Surviving the silly season

surviving the silly season
Surviving the silly season is easy when you know how.

It may be the season to be jolly, but the Christmas period is also the busiest time of year in dentistry—and potentially the most chaotic without sufficient forward planning, as Tracey Porter discovers.

Career dentistry executive Kathy Metaxas believes there is a simple formula that can assist those in the profession to survive the hectic Christmas period.

As the owner of coaching consultancy Platinum Professional Development, Metaxas has spent more than four decades motivating and directing dental teams across the world to implement systems and protocols to allow their businesses to flourish.

During her years at the coalface, Metaxas has seen the unrelenting yuletide period claim many victims with practices losing not only money but also any goodwill tied up with their business because of a lack of resources.

Put simply, all practice managers and owners need to do to adequately manage the silly season is “be pre-prepared, be organised and be fully staffed”, Metaxas says.

She says that first and foremost, practices need to understand that the Christmas season is not limited to the days immediately before and after December 25. 

Busy, busy, busy

Rather the Christmas period begins around October and continues through to January. It is not without reason that for many it proves to be the busiest period of the year.

Metaxas says this is primarily because it is, typically, the first opportunity school students and their parents have to make an appointment outside of work and school commitments.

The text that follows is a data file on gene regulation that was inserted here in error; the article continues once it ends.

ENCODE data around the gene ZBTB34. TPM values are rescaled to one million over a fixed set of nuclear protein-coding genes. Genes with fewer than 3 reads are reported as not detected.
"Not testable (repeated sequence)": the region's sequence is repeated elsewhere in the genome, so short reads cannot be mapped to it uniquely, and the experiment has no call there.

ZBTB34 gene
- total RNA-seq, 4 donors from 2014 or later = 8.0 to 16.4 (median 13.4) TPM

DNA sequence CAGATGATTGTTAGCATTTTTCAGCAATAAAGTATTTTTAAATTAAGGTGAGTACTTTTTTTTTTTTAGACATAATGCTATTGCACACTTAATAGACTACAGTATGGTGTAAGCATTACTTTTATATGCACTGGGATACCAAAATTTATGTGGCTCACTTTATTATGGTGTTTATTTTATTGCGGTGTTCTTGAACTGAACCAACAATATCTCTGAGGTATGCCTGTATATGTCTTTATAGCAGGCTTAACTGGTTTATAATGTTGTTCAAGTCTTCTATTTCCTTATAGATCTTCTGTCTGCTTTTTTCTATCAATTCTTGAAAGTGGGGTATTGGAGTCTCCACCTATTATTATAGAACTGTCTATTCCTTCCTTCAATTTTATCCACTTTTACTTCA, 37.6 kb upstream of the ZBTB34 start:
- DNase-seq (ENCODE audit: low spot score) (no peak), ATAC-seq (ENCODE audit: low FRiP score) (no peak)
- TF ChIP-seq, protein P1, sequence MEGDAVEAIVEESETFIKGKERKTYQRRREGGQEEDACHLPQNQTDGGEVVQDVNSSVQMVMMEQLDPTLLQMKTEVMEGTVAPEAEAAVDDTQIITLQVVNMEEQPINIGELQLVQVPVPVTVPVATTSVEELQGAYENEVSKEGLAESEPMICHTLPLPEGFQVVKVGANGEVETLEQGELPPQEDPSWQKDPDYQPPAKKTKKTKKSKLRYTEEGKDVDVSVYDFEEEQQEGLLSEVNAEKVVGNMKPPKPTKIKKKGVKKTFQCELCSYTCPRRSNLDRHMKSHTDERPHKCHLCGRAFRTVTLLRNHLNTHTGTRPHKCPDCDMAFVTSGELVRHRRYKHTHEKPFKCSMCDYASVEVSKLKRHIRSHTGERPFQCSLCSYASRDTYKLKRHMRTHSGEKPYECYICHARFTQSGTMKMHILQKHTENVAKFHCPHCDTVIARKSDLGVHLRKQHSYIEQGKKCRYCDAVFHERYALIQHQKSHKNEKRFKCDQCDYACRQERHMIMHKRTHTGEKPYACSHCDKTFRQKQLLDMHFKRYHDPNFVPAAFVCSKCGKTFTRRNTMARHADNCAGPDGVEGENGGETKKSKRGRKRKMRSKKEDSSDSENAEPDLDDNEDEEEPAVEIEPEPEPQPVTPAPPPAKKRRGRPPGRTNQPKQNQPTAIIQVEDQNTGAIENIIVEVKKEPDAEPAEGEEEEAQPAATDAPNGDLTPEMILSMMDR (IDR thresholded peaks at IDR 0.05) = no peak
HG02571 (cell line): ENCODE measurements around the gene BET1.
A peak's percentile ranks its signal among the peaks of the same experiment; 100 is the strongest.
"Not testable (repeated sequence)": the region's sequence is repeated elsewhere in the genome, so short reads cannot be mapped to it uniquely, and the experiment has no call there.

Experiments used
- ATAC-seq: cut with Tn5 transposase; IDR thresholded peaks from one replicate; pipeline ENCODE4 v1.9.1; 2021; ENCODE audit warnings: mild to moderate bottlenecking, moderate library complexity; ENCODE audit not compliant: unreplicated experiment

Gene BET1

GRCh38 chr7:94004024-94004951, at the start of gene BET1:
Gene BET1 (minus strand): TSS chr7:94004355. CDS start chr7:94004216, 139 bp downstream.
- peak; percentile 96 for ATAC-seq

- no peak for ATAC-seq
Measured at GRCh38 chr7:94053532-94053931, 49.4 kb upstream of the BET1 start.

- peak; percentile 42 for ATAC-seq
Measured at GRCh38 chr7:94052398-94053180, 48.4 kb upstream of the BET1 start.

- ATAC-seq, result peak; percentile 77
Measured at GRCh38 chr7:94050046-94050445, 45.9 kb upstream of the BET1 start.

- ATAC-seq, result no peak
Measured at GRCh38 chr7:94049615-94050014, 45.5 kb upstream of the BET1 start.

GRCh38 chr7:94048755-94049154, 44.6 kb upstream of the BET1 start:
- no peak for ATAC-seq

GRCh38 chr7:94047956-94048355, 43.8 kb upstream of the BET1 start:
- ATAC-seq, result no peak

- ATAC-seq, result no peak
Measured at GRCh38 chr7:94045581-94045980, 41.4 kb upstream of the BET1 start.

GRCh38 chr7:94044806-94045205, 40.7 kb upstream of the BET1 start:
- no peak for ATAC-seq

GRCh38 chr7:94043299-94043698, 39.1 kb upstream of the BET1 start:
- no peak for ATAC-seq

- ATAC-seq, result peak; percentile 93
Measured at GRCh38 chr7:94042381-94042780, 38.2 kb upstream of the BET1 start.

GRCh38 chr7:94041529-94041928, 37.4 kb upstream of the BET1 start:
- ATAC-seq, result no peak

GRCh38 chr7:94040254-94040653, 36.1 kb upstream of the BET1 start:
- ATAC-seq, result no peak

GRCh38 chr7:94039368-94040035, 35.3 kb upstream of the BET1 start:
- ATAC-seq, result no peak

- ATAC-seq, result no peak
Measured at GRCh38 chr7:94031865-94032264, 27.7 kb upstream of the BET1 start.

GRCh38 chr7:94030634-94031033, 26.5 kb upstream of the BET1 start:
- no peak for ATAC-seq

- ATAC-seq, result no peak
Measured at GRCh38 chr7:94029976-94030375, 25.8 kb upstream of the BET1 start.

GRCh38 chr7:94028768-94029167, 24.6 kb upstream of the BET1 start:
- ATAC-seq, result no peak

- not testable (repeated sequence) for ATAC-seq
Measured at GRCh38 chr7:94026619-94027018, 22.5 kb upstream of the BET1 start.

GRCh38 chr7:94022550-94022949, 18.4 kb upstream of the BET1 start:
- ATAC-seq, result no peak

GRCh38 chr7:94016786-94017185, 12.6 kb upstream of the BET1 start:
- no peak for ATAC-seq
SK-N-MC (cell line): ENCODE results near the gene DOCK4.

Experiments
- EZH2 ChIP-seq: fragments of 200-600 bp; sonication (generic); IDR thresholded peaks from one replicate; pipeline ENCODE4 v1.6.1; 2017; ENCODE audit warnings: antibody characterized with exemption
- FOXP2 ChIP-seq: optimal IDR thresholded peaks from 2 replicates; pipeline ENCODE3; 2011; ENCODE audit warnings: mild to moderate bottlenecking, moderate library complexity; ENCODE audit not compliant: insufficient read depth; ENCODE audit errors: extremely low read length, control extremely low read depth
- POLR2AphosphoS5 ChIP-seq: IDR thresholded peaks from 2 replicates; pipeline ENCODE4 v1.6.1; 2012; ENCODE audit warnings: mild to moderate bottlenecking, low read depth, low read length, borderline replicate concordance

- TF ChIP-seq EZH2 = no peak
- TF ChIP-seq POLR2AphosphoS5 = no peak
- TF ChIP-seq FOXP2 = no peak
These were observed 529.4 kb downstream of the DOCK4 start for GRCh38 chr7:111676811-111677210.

Dentist-turned-consultant, Dr Nauv Kashyap, who purchased his first dental practice in 2008 and has started and sold a further 14 dental practices since then, agrees this period is among the most frantic of the entire year.

The founder of Practice Ownership Consulting says that while some families in higher socio-economic areas choose to go away during this time, many people are aware that their health fund benefits expire at year’s end and don’t roll over to the new year if left unused. 

“Dental surgeries would do well to release messages on social media regarding health fund benefits expiry to ensure patients come in and use them,” he says, adding that the holiday period is also when many people choose to have braces put on and wisdom teeth extracted.

Survival strategies

To ensure they are adequately placed to capitalise on this surge in business, Metaxas says practice managers and owners need to ensure their appointment books are already marked off in a template form for the year.

In November and December, there should be more buffers in the appointment book to accommodate higher case acceptance due to patients wishing to get their treatment completed before the end of year, she advises. 

All practice managers and owners need to do to adequately manage the silly season is “be pre-prepared, be organised and be fully staffed”. 
Kathy Metaxas, owner, Platinum Professional Development